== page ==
Limit the Mobility
Once you are behind the person, you want to limit his mobility. To do that, you have him widen his stance. The amount varies, because this part of the technique is also used to offset a disparity in height between a taller person and a shorter officer. Even if there is minimal height disparity, you want to have the suspect widen his stance because this adversely affects or limits his mobility.
To initiate movement from a widened stance (such as lunging forward or turning around preparatory to attack) the human body will instinctively move one or both legs toward its centerline. This movement creates more time for you to perceive resistance and react appropriately. In combative situations, fractions of a second can mean the difference between an advantage and a disadvantage.
Control the Hands
Of the personal weapons aggressors can use to hurt you, their hands should be your greatest concern. A suspect's hands can be used to strike, grab, choke, and manipulate weapons. Are you better off controlling one or both hands? Controlling only one hand leaves the other hand free to assault you or manipulate a weapon. Therefore, you should control both hands.
One way some officers attempt to do this is to have the person place her hands on a stationary object, such as a wall or the hood of a car. However, this does not control the hands, it merely isolates them. Worse, this gives her two more points of stability and balance from which to initiate an attack.
Another common method is to have the person place his hands in the small of his back. A variety of methods can be used to grab and hold both of the suspect's hands from this position. Although better than the first example, this method is not the optimal way to control the hands, for three very important reasons.
Don't Allow Waistband Access
First, knowing what you know about where people are most likely to conceal weapons (I'll call them "hot zones"), I'm sure you'll agree the waistband (front and rear) is at or near the top of the list. This makes instructing someone to put his hands at the small of her back a risky proposition.
Considering human perception and reaction times, you are placing yourself at a tactical disadvantage by giving the person an opportunity to "comply" with your request by moving her hands toward her waistband, a primary "hot zone." If you told her to do it, you must allow that movement. How quickly can you distinguish between a person who is compliant, and one who is moving toward a "hot zone," intending to arm herself? How quickly can you react to the threat? Use a training gun or training knife, and work through some scenarios; you'll see what I mean.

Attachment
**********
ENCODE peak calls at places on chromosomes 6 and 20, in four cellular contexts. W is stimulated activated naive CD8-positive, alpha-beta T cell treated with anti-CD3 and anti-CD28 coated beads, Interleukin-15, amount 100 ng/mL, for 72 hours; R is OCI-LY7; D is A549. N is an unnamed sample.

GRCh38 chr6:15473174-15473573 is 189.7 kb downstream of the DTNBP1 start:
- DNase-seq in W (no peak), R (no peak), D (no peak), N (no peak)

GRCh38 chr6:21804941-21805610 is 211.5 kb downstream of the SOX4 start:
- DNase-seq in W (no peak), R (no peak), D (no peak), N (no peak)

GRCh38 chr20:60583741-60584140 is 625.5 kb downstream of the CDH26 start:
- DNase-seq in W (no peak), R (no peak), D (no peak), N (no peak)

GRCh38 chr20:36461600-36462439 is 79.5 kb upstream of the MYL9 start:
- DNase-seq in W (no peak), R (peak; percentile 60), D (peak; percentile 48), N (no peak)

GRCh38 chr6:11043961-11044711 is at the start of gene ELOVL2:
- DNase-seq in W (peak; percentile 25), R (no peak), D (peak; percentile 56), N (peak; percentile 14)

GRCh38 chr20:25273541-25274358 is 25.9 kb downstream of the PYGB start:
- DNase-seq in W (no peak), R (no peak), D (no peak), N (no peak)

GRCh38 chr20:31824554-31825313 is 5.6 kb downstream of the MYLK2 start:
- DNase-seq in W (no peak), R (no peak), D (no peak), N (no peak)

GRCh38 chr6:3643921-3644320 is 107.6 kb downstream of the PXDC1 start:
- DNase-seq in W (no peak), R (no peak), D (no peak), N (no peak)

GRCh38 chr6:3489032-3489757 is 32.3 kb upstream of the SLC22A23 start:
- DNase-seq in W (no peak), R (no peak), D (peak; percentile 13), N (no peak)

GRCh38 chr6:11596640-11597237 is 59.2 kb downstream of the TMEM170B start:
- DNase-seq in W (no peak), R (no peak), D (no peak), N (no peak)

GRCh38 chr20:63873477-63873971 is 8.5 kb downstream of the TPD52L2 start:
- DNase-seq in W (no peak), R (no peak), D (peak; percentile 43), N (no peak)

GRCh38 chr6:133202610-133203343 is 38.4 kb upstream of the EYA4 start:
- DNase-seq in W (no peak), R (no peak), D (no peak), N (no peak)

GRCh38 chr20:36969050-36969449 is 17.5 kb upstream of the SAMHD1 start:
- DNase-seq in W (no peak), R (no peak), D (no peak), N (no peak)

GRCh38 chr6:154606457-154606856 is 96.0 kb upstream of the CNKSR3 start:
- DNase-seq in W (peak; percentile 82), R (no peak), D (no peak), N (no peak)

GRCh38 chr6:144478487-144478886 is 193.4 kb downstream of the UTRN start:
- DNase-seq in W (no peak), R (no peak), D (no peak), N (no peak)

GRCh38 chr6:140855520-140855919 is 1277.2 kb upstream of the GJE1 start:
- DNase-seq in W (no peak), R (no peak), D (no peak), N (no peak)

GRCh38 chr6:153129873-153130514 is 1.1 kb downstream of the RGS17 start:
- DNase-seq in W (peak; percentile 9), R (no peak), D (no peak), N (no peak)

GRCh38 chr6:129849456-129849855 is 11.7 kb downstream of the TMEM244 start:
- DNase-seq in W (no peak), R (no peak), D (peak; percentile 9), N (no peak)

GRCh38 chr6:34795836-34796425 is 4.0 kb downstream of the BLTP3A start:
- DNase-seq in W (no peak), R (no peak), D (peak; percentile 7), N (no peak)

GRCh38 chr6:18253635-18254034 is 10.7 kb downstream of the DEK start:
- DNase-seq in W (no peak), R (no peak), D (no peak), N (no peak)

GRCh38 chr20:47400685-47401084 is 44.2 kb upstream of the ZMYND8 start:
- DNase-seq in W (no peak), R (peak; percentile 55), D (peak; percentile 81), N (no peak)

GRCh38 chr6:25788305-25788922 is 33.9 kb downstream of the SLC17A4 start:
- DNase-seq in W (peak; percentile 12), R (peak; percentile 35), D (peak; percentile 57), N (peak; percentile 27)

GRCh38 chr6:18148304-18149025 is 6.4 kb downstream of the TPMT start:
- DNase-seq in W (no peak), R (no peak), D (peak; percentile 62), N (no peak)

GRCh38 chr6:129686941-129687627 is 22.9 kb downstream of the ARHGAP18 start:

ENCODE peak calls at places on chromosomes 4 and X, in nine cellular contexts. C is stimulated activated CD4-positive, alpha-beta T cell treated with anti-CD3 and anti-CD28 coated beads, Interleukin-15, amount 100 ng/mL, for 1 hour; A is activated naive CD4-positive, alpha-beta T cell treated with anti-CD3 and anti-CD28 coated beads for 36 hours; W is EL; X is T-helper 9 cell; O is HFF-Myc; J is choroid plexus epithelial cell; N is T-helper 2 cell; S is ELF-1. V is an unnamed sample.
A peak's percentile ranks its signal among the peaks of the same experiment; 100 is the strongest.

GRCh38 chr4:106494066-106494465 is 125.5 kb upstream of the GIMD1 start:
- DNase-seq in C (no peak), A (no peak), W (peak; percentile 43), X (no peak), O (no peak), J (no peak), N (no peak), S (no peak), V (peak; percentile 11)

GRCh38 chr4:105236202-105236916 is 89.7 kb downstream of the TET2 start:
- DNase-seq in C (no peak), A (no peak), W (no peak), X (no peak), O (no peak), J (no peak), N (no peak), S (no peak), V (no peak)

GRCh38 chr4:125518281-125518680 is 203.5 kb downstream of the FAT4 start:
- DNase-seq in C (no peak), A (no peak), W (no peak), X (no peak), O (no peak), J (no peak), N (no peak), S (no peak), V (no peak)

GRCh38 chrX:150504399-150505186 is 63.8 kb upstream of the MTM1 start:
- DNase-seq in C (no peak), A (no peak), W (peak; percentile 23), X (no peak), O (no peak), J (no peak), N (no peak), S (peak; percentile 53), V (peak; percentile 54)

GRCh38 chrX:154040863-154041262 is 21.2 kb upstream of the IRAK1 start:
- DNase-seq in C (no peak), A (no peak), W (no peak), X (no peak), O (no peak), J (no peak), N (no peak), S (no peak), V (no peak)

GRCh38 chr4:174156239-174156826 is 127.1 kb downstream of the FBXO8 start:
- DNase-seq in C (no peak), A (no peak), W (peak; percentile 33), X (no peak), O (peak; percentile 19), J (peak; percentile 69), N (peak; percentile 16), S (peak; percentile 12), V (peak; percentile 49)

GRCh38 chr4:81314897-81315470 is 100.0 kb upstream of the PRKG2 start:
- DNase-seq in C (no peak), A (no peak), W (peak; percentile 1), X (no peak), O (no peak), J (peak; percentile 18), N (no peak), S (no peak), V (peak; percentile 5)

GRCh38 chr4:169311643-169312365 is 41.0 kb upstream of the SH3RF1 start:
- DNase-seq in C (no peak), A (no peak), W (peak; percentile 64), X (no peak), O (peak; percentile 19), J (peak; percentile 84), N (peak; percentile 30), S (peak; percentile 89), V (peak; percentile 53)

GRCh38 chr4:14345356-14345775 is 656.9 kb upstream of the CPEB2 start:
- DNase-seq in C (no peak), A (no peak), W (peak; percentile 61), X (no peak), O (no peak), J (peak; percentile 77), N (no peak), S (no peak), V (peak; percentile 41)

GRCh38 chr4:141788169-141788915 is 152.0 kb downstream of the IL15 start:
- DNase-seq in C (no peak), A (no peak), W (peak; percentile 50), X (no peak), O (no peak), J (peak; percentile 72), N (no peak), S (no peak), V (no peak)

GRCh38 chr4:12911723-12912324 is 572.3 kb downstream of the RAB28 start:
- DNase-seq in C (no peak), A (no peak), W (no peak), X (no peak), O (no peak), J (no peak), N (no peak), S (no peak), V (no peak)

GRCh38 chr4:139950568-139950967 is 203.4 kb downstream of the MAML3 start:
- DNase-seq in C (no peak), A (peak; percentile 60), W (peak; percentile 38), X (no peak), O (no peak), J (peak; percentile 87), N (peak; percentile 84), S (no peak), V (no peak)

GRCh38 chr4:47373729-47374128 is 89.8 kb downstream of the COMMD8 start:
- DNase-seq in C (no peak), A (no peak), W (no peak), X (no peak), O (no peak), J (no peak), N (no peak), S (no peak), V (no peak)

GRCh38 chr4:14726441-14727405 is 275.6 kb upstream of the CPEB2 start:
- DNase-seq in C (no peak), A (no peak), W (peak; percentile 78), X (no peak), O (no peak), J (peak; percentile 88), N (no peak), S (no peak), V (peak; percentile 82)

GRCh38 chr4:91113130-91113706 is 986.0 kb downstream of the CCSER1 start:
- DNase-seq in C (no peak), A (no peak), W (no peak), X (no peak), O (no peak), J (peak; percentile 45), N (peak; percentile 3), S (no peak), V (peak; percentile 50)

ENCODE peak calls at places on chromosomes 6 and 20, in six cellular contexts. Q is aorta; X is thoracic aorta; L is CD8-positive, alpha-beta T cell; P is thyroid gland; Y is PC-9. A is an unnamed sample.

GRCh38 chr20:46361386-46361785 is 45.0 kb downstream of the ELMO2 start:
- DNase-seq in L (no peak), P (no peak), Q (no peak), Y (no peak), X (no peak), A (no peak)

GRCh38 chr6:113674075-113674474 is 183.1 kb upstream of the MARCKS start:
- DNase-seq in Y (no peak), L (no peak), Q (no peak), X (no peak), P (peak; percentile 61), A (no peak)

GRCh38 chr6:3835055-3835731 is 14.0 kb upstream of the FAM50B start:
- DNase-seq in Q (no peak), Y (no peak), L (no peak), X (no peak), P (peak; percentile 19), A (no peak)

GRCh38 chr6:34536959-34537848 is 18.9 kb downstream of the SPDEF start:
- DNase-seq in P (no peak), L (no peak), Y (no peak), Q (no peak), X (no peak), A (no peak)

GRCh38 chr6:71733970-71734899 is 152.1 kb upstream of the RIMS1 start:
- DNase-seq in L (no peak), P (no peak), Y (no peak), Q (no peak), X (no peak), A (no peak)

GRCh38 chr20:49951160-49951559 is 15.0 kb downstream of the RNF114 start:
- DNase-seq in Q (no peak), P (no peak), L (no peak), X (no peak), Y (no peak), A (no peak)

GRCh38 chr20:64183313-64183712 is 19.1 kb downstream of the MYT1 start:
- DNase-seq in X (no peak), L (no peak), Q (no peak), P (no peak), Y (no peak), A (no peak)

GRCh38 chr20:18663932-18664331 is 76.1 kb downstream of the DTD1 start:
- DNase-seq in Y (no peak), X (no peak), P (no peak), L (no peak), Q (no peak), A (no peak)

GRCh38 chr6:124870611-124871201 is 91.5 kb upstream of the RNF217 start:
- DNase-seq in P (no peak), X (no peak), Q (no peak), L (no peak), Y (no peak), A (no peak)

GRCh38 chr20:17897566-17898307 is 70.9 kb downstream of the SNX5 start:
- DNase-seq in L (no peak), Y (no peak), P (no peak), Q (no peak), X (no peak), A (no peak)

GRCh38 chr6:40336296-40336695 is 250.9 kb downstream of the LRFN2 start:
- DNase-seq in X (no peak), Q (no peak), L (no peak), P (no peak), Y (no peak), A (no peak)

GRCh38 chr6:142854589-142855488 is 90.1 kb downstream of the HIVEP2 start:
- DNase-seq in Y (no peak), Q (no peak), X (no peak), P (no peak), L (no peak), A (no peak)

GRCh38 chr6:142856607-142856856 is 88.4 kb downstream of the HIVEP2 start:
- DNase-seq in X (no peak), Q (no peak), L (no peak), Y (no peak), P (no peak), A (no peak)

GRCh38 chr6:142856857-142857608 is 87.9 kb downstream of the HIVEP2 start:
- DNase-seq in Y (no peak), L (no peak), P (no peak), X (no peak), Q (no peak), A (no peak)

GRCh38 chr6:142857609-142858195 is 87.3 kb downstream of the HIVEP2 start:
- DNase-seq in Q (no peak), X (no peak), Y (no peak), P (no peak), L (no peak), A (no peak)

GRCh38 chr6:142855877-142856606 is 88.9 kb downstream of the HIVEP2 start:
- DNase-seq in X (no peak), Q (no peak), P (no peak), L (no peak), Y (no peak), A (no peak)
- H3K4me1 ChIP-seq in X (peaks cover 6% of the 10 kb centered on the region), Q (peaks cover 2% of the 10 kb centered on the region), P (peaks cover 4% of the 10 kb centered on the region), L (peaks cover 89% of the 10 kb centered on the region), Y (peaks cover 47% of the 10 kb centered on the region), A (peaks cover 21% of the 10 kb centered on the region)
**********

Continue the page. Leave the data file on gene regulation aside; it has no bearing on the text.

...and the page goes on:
Next, if you agree the rear waistband is one of the high-risk "hot zones," you should avoid obscuring that area with the person's hands. Although proponents of controlling the hands in this location claim they adequately search the rear waistband area, when I make observations in the field, I see just the opposite.
Thirdly, once you have a hold of the person's hands, you can use this connection to your advantage should you need to overcome resistant or combative behavior. How much control can you effect over the person with his hands behind his back at waist level? Some, but not as much as you might think. Advocates of this hand control position suggest disengaging from the person by shoving her forward.
As I mentioned before, you are innately wired for forward movement. Throughout our lives, we crawl, walk, run, and stumble forward. Our central nervous systems develop an orientation bias toward forward movement. We become adept at recovering our balance moving forward, but not backward. An aggressor's ability to recover her balance directly corresponds to her ability to re-initiate an attack. You can use this to your advantage, controlling an aggressor's balance by breaking her vertical plane in a backward direction, rather than forward. To do this most effectively, the subject's hands should not be at waist level.